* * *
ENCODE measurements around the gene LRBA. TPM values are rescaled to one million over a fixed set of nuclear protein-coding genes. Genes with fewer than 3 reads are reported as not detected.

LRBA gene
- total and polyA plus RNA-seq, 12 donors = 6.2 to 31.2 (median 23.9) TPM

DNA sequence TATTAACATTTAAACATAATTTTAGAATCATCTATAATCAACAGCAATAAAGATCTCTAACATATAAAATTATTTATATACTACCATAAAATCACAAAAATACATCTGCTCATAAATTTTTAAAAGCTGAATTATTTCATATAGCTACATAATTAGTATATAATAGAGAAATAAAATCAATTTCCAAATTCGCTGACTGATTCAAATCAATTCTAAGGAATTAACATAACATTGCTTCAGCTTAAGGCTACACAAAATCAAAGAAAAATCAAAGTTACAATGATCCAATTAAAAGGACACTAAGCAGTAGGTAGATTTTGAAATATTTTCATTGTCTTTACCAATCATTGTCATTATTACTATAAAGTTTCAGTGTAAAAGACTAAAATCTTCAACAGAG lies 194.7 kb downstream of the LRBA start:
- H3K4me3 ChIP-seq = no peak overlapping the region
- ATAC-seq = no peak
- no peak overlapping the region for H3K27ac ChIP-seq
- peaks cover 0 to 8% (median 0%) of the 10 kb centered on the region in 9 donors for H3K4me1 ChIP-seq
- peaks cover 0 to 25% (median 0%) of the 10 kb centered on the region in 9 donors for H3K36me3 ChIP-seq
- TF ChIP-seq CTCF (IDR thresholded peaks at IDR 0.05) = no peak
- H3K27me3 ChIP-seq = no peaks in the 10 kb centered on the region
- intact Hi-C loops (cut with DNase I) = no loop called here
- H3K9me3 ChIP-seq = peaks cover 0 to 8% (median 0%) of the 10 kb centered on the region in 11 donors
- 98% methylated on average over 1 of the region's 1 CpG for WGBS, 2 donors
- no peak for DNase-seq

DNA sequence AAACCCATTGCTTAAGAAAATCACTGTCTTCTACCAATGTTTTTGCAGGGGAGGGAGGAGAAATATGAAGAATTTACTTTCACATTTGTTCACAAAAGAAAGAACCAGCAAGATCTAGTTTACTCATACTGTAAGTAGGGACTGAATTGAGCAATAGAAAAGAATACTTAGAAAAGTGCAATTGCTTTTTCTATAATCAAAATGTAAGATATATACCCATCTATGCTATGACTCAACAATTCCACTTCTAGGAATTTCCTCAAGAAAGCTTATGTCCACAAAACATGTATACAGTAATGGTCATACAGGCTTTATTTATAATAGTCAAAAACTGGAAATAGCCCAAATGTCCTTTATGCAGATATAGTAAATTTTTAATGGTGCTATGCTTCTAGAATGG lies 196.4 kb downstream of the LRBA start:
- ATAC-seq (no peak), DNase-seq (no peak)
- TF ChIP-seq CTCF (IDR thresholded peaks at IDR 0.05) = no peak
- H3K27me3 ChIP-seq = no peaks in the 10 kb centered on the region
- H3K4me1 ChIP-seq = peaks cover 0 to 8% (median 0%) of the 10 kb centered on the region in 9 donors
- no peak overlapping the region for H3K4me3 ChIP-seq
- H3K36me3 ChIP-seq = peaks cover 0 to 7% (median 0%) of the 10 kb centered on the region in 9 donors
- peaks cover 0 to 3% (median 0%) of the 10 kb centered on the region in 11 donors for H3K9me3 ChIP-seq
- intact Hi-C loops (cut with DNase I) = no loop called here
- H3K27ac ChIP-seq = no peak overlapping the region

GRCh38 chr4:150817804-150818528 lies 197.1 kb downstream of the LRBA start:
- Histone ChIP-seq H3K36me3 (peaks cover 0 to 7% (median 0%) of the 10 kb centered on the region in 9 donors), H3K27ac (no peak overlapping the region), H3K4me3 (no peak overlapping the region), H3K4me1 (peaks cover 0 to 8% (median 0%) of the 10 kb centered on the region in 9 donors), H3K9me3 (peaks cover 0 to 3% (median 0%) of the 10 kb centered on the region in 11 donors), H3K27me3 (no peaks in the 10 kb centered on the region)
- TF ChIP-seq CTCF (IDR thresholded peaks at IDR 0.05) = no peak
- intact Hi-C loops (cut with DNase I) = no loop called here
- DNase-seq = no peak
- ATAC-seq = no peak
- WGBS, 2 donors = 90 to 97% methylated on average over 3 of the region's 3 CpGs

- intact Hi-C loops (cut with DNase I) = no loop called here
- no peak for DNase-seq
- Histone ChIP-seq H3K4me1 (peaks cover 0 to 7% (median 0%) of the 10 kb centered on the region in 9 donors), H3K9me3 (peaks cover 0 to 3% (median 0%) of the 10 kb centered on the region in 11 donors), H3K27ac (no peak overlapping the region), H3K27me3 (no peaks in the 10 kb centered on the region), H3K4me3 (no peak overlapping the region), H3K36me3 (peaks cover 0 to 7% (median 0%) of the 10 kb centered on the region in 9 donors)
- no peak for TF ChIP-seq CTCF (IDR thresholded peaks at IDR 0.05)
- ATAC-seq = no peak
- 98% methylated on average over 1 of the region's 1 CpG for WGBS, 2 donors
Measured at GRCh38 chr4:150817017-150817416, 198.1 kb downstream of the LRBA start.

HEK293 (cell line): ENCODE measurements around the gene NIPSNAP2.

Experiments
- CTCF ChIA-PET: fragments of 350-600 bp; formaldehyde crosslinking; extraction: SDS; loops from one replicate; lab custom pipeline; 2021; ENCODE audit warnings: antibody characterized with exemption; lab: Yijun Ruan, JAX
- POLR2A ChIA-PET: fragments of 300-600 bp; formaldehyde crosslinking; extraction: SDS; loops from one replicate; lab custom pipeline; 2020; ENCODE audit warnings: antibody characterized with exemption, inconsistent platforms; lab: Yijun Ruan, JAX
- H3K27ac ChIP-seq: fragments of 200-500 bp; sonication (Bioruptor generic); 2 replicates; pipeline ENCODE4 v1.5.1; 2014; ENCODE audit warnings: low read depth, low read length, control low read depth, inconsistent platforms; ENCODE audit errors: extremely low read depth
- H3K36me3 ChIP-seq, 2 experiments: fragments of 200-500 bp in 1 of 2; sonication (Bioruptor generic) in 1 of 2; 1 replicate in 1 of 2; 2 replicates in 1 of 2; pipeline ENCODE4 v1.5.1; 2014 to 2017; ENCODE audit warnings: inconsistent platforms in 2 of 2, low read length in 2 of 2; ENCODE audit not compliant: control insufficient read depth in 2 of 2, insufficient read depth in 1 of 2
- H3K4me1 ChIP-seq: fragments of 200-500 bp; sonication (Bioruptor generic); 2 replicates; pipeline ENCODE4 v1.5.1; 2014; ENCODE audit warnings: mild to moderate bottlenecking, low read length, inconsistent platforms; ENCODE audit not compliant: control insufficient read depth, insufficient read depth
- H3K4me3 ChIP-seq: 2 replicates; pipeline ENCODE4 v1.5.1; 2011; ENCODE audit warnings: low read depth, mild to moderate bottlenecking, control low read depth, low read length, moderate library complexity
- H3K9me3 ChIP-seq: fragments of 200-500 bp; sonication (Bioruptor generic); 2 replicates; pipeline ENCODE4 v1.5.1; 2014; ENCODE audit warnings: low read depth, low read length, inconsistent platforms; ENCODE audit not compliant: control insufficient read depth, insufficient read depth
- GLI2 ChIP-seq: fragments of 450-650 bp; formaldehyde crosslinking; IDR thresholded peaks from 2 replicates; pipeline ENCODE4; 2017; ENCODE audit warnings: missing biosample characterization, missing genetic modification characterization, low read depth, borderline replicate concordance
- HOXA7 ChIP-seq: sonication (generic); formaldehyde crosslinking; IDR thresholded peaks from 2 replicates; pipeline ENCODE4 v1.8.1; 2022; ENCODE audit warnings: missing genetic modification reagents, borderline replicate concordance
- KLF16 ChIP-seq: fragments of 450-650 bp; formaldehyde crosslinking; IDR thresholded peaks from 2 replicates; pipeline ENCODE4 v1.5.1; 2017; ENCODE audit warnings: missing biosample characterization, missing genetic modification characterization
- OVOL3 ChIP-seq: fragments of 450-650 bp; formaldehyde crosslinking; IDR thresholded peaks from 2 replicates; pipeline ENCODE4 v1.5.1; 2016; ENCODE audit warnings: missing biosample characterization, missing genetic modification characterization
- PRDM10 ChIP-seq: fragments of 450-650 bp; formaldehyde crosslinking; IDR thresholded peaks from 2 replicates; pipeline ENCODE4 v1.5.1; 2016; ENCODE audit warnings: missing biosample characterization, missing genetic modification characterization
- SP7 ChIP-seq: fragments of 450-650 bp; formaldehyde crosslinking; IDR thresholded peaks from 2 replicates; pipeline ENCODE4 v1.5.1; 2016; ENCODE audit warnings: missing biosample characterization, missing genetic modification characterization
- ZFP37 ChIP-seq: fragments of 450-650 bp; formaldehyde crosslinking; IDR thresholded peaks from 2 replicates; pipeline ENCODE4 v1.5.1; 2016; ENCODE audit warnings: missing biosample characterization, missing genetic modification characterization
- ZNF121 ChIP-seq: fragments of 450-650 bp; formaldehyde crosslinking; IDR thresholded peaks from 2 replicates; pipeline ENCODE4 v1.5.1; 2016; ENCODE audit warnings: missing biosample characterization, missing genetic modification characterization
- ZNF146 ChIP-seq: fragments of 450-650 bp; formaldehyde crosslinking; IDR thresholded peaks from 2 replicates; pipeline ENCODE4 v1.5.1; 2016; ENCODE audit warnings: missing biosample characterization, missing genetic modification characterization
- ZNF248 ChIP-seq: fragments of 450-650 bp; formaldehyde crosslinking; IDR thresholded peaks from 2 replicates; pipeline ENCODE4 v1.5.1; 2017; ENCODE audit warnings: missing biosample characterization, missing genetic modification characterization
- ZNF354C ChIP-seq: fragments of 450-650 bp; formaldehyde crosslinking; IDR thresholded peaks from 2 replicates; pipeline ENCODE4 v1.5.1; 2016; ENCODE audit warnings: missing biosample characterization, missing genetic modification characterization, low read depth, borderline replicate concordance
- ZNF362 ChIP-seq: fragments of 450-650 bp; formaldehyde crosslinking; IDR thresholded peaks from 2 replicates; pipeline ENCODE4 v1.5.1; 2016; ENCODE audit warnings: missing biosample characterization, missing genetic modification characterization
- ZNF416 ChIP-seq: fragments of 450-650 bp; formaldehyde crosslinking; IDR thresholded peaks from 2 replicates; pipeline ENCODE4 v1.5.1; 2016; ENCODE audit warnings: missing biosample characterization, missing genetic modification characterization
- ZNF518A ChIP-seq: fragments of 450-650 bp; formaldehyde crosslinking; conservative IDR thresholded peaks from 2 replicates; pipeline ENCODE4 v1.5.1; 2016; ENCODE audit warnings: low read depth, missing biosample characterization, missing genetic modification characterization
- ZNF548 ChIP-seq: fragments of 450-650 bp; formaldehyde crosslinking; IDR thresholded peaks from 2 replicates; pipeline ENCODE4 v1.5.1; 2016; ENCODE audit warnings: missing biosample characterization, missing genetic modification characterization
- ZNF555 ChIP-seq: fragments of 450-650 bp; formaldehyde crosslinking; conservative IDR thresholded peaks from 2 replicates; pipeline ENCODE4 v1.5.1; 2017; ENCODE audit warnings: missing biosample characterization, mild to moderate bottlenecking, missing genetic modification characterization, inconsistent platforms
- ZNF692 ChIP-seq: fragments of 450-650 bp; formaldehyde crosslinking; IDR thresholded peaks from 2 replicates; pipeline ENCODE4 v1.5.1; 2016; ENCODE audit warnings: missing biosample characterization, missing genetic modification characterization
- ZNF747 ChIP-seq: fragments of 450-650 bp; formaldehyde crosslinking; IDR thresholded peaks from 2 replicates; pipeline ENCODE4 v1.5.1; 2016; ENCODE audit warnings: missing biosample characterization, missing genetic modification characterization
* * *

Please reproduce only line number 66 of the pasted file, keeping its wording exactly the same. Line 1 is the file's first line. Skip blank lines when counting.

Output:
- ZNF747 ChIP-seq: fragments of 450-650 bp; formaldehyde crosslinking; IDR thresholded peaks from 2 replicates; pipeline ENCODE4 v1.5.1; 2016; ENCODE audit warnings: missing biosample characterization, missing genetic modification characterization